Compassion Safari

S:  I can only speak for myself, but I feel like the whole nation is in a bit of shock in losing our dear friend who made us laugh and seemed to have no limit of compassion for others.  That unimaginable kind of talent has left our lives, and we are now left with only each other to fill those places of life.  It is what we do as survivors.  We survive.

A:  I know a lot about surviving.  It takes time, strength, and a bottomless pit of support and friendship from others.  I remember when I was in Washington DC, meeting the oldest friend of my late father for the first time.  We toured the capital and its dome, mall, museums, and laughed.  We met my oldest friend there for dinner.  It all came full circle that night, we all had a passion for music in common.  While it was a year before I knew I would move from Montana, it was 30 in the making of my way.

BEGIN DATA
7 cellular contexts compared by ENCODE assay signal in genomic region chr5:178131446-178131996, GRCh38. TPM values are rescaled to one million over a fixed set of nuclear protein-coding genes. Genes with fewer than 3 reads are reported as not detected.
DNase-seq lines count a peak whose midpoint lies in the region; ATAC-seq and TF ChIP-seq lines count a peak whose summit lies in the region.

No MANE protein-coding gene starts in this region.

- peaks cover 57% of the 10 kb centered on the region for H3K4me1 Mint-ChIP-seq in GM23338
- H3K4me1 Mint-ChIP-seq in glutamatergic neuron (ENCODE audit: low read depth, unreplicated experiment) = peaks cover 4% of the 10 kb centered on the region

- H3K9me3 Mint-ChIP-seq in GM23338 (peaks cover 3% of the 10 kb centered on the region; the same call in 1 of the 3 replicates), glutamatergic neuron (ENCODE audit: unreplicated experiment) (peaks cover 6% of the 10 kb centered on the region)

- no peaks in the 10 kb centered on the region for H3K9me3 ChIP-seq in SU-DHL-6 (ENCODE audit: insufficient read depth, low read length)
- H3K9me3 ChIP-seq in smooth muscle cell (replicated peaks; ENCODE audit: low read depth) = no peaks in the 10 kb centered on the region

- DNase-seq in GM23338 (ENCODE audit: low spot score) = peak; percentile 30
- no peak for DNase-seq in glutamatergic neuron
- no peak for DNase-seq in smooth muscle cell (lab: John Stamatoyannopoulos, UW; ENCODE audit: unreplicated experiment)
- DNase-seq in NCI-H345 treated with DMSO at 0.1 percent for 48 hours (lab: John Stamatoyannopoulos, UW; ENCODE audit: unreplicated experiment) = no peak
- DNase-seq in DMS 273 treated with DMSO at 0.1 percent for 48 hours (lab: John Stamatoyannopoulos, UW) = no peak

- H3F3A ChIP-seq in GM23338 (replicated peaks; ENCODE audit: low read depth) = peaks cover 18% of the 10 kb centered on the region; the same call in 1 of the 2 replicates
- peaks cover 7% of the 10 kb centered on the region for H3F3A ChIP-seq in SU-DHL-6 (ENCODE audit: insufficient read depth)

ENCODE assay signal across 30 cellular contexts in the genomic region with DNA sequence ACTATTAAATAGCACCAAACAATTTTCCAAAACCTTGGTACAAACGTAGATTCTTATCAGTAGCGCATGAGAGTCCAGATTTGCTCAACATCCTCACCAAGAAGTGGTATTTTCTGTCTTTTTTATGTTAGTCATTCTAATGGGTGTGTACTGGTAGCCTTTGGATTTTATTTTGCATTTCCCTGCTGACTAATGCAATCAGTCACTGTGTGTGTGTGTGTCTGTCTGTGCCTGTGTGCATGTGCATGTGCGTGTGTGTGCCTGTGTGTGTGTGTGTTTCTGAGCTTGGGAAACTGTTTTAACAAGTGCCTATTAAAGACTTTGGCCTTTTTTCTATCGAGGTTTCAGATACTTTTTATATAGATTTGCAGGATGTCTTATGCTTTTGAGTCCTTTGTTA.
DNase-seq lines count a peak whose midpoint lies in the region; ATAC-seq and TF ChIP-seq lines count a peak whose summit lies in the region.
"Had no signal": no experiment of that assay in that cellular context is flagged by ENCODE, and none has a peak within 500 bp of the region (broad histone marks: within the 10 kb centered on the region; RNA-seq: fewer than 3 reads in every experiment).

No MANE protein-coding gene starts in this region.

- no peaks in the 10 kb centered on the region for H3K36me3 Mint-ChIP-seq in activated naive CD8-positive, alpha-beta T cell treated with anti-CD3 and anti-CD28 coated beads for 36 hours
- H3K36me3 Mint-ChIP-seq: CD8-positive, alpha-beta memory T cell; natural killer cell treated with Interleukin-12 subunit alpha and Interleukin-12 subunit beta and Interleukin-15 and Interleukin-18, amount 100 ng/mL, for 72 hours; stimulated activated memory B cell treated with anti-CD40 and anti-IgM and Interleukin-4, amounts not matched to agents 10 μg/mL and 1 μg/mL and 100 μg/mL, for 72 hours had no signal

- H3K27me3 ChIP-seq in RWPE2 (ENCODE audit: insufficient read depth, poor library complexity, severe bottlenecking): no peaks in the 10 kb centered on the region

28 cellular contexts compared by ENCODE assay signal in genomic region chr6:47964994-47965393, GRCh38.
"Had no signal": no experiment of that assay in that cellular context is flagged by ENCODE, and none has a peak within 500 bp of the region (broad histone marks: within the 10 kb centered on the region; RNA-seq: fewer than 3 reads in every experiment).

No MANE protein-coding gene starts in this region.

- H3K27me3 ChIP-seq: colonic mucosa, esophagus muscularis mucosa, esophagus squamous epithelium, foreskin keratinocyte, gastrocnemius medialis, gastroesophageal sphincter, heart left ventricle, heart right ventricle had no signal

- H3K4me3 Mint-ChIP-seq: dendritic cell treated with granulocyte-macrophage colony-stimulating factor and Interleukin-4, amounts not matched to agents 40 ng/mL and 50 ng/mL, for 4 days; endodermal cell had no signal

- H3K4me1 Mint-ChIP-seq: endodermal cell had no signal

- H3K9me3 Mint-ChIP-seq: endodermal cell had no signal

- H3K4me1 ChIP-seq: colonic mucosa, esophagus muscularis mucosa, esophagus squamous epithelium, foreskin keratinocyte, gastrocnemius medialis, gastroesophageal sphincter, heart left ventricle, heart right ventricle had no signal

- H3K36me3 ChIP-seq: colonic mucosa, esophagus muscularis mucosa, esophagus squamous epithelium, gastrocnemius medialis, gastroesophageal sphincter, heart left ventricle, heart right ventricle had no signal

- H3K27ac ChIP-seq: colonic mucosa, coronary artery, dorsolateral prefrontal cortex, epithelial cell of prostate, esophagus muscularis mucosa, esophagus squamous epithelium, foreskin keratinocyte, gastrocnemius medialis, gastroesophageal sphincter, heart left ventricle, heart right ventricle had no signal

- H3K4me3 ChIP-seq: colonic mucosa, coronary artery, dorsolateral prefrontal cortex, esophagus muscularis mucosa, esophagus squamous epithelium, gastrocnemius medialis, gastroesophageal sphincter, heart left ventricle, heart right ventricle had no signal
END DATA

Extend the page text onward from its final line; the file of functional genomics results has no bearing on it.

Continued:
F:  My late father’s friend was a man who did not march to the beat of his own drum; he just beat, marched, laughed.  If he had a drum in his hand, all the better.

DSCN8114A:  What little I know of my late father is apparently along the same route.  Talented, music, painting, love, photography, writing…  There are some really good stories, like how he had jobs he had no right having, and a silver tongue to boot.

R:  About compassion.  I used to lay awake in the middle of the night as a child wondering how much we are supposed to care for each other.  A lot? A little? Where does a lot meet a little?  Am I not compassionate enough?

I:  Have you ever tried something totally new with someone before?  Something you’ve never done with anyone else, with that someone else?  Like travel to a new place, or meet under frank circumstances, or share something unprecedented?  Most of my adventures in life have been with few, mostly solo.  But every once in awhile, I get to share new experiences.  It makes being a survivor the best thing ever.

© 2015 Jess Rowell

You may also like...